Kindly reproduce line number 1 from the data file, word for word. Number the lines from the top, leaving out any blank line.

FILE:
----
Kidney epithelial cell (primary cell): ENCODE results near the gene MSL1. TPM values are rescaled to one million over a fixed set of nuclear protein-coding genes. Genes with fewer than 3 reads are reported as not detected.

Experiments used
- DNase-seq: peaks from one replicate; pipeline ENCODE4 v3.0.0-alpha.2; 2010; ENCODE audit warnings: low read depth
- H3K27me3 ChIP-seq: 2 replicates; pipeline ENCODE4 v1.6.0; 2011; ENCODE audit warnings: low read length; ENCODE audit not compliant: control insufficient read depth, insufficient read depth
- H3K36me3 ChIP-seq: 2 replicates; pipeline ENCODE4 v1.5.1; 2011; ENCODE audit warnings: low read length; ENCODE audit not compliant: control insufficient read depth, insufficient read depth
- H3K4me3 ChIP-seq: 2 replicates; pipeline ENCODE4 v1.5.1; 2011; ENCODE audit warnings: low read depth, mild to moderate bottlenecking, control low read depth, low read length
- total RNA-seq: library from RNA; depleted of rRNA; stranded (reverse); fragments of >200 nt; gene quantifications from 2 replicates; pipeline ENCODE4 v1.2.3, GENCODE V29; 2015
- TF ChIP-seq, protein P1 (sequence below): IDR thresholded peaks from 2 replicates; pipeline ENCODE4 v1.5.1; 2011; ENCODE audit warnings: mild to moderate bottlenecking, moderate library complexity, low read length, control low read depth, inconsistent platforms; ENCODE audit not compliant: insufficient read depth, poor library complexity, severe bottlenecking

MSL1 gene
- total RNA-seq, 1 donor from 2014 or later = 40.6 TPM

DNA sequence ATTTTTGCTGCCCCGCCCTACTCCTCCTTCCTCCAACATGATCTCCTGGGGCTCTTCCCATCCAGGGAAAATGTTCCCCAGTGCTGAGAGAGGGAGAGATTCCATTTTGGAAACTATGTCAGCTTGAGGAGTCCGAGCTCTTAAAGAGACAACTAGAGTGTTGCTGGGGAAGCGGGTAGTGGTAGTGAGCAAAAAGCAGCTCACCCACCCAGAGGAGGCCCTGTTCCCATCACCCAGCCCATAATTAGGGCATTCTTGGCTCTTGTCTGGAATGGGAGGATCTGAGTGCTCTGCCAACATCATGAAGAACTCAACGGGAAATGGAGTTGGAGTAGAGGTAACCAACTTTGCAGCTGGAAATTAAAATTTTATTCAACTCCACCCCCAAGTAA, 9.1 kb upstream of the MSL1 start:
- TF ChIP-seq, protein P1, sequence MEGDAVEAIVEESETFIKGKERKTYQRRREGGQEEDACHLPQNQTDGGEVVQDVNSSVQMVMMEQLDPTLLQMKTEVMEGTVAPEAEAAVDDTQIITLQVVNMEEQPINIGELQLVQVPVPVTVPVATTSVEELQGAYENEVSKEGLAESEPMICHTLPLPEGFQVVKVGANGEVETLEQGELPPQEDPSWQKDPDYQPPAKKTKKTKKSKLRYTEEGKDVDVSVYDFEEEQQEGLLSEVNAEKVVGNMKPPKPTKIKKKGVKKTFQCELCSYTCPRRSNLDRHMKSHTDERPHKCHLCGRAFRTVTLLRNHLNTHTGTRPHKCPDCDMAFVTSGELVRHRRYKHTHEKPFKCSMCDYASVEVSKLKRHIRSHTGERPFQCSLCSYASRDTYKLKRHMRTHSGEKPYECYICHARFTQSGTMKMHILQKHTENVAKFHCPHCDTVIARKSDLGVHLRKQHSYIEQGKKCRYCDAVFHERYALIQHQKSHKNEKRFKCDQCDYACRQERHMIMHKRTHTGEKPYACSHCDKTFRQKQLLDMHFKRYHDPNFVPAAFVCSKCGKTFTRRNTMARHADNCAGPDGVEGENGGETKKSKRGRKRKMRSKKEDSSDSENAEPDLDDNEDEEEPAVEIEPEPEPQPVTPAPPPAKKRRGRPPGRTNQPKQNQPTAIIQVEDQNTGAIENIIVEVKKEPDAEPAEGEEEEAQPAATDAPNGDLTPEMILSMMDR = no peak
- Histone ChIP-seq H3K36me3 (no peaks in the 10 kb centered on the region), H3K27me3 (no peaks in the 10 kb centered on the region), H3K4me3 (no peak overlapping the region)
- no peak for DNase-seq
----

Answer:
Kidney epithelial cell (primary cell): ENCODE results near the gene MSL1. TPM values are rescaled to one million over a fixed set of nuclear protein-coding genes. Genes with fewer than 3 reads are reported as not detected.